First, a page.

“Again in your letter, you refer to what you say happened ‘for the first time in the history of humankind in Lesotho that the Attorney General could bring proceedings against His Majesty in his government. This created a lot of public outcry as virtually everybody was aware that the Attorney General has misconceived his remedy’.

“That is a classical political statement which you appear to endorse. The fact surrounding ‘hands off our King campaign’ and those who sponsored it politically is not a secret. It is remarkable that you, as President of the Court of Appeal, are making common cause with it. But it is not that strange in as much as the said political campaign benefited your cause because it was a campaign aimed at ensuring that your appointment was not challenged in a court of law. You still appear unhappy that this challenge went ahead irrespective.

“But it is inexcusable, with respect, that you should be endorsing the sentiments of that campaign when your Counsel, Mr Jeremey Gauntlett SC, conceded during the hearing of the challenge to your appointment, that His Majesty may indeed be sued in his official capacity and that the issue was indeed not before the court as it was not raised by you in your papers.

“It is then difficult to understand how our actions are political and egotistical when yours do not appear to attract the same description from yourself. Those of us, including the Attorney General, did nothing wrong in arguing the matter in the court to deserve the insult that you hurl at us. We refuse to be intimidated by you using the weight of your office but we have reason to doubt whether you will indeed be impartial and independent as a judge.

“Whether the Registrar said there was money or not is an internal matter and your unfair conclusion that he is involved in some conspiracy is a mystery. The presence of a sum of money without the full details of the budget tells us nothing.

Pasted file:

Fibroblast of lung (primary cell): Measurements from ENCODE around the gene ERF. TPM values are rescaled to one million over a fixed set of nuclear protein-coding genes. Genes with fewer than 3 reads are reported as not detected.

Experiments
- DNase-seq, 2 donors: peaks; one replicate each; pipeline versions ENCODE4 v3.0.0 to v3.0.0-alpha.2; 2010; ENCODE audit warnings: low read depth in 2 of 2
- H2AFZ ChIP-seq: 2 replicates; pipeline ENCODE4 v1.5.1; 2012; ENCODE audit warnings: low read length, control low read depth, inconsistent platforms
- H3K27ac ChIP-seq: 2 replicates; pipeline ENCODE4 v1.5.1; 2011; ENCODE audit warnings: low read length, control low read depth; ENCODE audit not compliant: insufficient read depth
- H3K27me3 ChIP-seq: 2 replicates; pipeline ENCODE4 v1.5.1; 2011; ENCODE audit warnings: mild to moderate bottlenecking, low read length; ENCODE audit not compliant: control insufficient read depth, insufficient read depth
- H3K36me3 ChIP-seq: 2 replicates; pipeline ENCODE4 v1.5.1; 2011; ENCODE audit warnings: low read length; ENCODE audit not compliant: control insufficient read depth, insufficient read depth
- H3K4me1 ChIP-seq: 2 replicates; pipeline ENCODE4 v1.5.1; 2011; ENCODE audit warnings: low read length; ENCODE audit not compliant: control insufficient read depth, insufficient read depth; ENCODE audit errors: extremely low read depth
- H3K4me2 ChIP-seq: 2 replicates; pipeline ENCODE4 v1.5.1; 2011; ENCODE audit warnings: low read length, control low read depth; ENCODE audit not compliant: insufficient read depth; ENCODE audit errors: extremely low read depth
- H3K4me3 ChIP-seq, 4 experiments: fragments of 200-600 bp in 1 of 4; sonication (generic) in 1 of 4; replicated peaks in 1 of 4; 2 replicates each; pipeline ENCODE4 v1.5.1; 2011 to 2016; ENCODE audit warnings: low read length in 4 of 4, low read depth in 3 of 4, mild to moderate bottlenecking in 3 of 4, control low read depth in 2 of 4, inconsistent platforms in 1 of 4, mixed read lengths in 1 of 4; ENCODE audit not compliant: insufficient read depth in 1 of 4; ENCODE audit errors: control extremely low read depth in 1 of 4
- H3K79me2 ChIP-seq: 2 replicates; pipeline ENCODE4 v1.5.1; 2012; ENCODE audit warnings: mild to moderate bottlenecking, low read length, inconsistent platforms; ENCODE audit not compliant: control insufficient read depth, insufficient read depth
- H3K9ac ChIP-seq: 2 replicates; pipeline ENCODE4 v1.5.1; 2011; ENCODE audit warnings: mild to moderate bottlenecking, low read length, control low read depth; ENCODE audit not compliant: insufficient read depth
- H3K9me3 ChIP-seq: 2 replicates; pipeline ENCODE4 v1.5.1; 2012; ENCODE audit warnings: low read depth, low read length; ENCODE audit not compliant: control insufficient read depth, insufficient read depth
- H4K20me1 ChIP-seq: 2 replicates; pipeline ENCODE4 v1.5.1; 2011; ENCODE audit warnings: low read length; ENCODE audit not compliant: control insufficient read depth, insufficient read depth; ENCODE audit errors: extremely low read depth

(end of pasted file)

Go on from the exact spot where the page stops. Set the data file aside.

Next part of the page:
“Regarding your own appointment, which we said is totally irrelevant to the work of the JSC, you say that the Law Society saw nothing wrong with it. Well, we contend that they are wrong and in any event, we are not bound by their opinion.

“Finally, you make the point that we did not approach you about your appointment; it is strange that you should accuse us of this. You know fully that we did not know who approached you to become the President of the Court of Appeal; his/her reasons; when he did so; who was privy to that; your discussion with such a person or anything for that matter connected with your appointment.

“You did not tell anyone, including the Law Society Council which initially denied the rumour that you were going to be sworn-in. You speak of lack of moral authority on the part of the Attorney General when he institutes litigation, an ideal you are supposed to uphold, yet you say nothing of the fact that your appointment was a closely-guarded secret. The rhetorical question is why did you not mention this when your appointment was made at the time and in circumstances of constitutional instability and crises then prevailing in the country, when the government was but a one-man show?

Our humble and respectful view is that you have misconceived your role in the recruitment of judges and you have acted inappropriately in politisising the issue. We ask you to dig deep in your conscience and reconsider whether you should remain in office.”

Meanwhile, the Law Society has since invited its members to a meeting scheduled for Maseru today, to discuss this matter, among other issues.